These days specialty markets even in small towns sell once-exotic fruits. Asian pears, Japanese Persimmons, Kiwi fruits, and so on. This book is an inspiration and guide to planting these and other exotic fruits in your own backyard. Many uncommon fruits are hardier and easier to grow in the US than the traditional backyard fruits. Much uncommon fruit featured here you can’t buy anywhere: Nanking Cherries, Medlars, Pawpaws. We have a few in our yard and cheered by this collection of fruits I’ve never heard of, and encouraged by the mail order sources and horticultural instructions, I’m ready for more.
Millions upon millions of people have enjoyed eating persimmons, so why include this fruit in a book about uncommon fruits? Because most of those people are in Asia. The kaki, or Oriental persimmon, was the most widely grown fruit in the Far East until the twentieth century, when apples became popular. Few people outside of Asia are familiar with — let alone grow — the kaki. Few people anywhere in the world know or grow the American persimmon.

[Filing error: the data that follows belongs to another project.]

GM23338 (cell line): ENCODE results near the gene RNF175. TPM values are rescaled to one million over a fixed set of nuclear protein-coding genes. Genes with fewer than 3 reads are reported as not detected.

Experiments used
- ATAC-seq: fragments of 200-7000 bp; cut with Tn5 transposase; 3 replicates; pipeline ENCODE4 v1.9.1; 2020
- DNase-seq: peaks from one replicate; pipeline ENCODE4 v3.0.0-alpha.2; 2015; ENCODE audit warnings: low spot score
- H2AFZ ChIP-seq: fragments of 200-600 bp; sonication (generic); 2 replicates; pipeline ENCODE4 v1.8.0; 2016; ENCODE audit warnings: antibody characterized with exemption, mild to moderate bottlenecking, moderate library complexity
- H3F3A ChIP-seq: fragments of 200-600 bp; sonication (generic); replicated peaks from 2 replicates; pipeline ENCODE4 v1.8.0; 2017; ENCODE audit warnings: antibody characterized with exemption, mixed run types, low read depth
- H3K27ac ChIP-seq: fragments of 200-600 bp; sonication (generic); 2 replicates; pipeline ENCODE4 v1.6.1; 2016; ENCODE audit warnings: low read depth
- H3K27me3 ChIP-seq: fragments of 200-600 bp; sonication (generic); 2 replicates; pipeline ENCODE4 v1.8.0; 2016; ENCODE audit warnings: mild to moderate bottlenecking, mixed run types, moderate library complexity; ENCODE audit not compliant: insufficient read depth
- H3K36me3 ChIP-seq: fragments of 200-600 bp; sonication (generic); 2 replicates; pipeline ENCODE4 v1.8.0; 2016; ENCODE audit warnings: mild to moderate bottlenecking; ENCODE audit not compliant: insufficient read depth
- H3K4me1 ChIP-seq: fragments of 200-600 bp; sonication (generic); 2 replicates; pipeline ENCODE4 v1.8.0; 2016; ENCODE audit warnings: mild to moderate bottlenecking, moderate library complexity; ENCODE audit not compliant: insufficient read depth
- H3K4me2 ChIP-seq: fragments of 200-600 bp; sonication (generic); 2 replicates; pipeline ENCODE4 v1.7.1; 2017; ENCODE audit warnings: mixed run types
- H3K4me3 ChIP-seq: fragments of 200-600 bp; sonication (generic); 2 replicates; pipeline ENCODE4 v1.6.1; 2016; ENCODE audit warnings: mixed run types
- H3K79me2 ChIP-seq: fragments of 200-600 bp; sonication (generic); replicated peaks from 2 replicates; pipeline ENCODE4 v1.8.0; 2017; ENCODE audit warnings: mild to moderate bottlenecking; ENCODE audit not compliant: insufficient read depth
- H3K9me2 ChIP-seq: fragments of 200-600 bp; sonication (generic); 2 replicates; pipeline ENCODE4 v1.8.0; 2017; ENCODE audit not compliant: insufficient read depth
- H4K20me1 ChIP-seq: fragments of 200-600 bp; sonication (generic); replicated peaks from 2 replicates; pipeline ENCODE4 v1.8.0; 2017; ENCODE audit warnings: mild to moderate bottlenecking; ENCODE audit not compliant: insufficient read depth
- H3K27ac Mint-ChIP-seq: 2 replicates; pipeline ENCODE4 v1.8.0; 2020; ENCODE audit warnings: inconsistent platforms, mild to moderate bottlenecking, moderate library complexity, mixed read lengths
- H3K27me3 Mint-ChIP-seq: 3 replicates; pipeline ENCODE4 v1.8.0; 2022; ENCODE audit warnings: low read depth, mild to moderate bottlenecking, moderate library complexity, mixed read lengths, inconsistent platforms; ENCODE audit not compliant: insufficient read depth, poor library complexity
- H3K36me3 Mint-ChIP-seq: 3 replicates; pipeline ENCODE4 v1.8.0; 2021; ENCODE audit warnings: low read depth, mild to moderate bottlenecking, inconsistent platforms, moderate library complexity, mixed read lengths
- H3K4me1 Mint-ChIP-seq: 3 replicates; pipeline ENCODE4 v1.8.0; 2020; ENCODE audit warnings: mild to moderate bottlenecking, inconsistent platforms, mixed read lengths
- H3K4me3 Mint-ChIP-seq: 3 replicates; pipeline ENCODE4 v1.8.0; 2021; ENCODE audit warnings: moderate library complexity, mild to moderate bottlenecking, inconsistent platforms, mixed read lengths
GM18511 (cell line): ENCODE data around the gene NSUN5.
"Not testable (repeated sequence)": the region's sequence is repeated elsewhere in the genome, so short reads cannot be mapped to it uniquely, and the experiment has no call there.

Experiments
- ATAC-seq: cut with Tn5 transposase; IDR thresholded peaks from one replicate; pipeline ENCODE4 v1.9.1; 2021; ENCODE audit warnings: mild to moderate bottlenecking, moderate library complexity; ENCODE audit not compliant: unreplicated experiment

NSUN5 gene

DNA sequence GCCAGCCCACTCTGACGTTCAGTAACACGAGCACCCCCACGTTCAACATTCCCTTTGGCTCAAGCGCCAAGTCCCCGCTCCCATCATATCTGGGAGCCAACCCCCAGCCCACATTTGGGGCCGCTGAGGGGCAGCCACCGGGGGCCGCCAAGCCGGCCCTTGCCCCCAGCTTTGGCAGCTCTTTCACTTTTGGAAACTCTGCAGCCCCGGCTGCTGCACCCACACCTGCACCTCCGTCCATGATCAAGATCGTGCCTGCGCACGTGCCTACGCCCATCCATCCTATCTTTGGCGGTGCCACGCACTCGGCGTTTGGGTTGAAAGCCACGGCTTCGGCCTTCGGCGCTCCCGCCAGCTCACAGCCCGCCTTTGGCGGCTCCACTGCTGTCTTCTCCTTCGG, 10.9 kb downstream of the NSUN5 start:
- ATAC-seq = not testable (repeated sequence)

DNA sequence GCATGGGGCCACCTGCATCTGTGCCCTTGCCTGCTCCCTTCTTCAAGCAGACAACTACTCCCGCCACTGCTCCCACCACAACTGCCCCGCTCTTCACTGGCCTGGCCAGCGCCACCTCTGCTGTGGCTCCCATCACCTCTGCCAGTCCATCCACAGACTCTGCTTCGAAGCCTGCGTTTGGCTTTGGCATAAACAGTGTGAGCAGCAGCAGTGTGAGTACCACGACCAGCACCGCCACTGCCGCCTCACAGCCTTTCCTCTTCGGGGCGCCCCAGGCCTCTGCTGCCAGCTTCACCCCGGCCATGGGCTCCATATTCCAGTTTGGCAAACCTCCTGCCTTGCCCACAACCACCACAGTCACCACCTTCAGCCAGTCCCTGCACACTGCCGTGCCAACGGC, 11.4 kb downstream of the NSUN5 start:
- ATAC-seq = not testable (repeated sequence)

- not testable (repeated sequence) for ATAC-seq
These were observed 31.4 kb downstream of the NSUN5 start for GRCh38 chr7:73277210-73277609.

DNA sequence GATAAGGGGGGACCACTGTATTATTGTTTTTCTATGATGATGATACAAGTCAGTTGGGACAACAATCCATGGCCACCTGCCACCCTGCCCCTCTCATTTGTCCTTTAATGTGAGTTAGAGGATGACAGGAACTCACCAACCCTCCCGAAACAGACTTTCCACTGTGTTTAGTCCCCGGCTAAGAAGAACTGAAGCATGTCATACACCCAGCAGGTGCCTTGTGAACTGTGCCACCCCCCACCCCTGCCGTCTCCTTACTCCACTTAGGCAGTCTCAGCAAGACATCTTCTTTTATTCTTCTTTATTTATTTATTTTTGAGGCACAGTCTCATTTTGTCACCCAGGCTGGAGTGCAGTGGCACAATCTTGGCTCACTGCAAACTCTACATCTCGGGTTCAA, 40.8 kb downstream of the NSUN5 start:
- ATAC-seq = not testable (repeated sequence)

A row of dark brown, inedible seeds lined up within the custardy, rich flesh of a pawpaw fruit.
Medlars are rock-hard and puckery when ready for harvest and must be allowed to soften before becoming edible. This softening is called “bletting,” a word coined in 1839 from the French world blessi, which denotes a particular type of bruised appearance found in fruits such as the medlar and the persimmon. Chemically speaking, bletting brings about an increase in sugars and a decrease in acids and tannins (tannins cause the unripe fruit to be puckery).
Combine the appearance, flavor, and texture of mulberry and fig fruits and you get something that looks, feels, and tastes like these che fruits.